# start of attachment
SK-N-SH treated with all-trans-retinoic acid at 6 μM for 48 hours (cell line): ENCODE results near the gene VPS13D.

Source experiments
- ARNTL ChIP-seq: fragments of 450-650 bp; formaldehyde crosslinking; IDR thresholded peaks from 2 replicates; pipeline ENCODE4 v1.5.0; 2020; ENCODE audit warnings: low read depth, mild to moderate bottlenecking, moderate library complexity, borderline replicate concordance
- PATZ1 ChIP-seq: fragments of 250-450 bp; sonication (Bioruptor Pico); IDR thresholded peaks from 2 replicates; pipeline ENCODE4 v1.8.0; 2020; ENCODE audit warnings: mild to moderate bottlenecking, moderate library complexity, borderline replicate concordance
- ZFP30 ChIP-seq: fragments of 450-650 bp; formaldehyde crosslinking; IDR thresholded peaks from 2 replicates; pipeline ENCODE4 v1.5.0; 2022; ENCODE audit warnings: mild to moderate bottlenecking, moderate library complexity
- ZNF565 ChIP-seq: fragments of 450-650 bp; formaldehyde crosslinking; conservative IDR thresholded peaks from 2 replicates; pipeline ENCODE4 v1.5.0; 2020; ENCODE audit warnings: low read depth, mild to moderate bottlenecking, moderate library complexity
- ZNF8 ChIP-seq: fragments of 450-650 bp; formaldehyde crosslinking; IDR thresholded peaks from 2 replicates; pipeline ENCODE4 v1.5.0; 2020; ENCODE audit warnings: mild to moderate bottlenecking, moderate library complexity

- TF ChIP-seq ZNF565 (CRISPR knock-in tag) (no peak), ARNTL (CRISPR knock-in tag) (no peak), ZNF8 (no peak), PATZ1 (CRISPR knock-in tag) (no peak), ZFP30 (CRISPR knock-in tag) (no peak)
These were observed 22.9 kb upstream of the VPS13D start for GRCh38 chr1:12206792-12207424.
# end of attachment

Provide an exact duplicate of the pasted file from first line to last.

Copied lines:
SK-N-SH treated with all-trans-retinoic acid at 6 μM for 48 hours (cell line): ENCODE results near the gene VPS13D.

Source experiments
- ARNTL ChIP-seq: fragments of 450-650 bp; formaldehyde crosslinking; IDR thresholded peaks from 2 replicates; pipeline ENCODE4 v1.5.0; 2020; ENCODE audit warnings: low read depth, mild to moderate bottlenecking, moderate library complexity, borderline replicate concordance
- PATZ1 ChIP-seq: fragments of 250-450 bp; sonication (Bioruptor Pico); IDR thresholded peaks from 2 replicates; pipeline ENCODE4 v1.8.0; 2020; ENCODE audit warnings: mild to moderate bottlenecking, moderate library complexity, borderline replicate concordance
- ZFP30 ChIP-seq: fragments of 450-650 bp; formaldehyde crosslinking; IDR thresholded peaks from 2 replicates; pipeline ENCODE4 v1.5.0; 2022; ENCODE audit warnings: mild to moderate bottlenecking, moderate library complexity
- ZNF565 ChIP-seq: fragments of 450-650 bp; formaldehyde crosslinking; conservative IDR thresholded peaks from 2 replicates; pipeline ENCODE4 v1.5.0; 2020; ENCODE audit warnings: low read depth, mild to moderate bottlenecking, moderate library complexity
- ZNF8 ChIP-seq: fragments of 450-650 bp; formaldehyde crosslinking; IDR thresholded peaks from 2 replicates; pipeline ENCODE4 v1.5.0; 2020; ENCODE audit warnings: mild to moderate bottlenecking, moderate library complexity

- TF ChIP-seq ZNF565 (CRISPR knock-in tag) (no peak), ARNTL (CRISPR knock-in tag) (no peak), ZNF8 (no peak), PATZ1 (CRISPR knock-in tag) (no peak), ZFP30 (CRISPR knock-in tag) (no peak)
These were observed 22.9 kb upstream of the VPS13D start for GRCh38 chr1:12206792-12207424.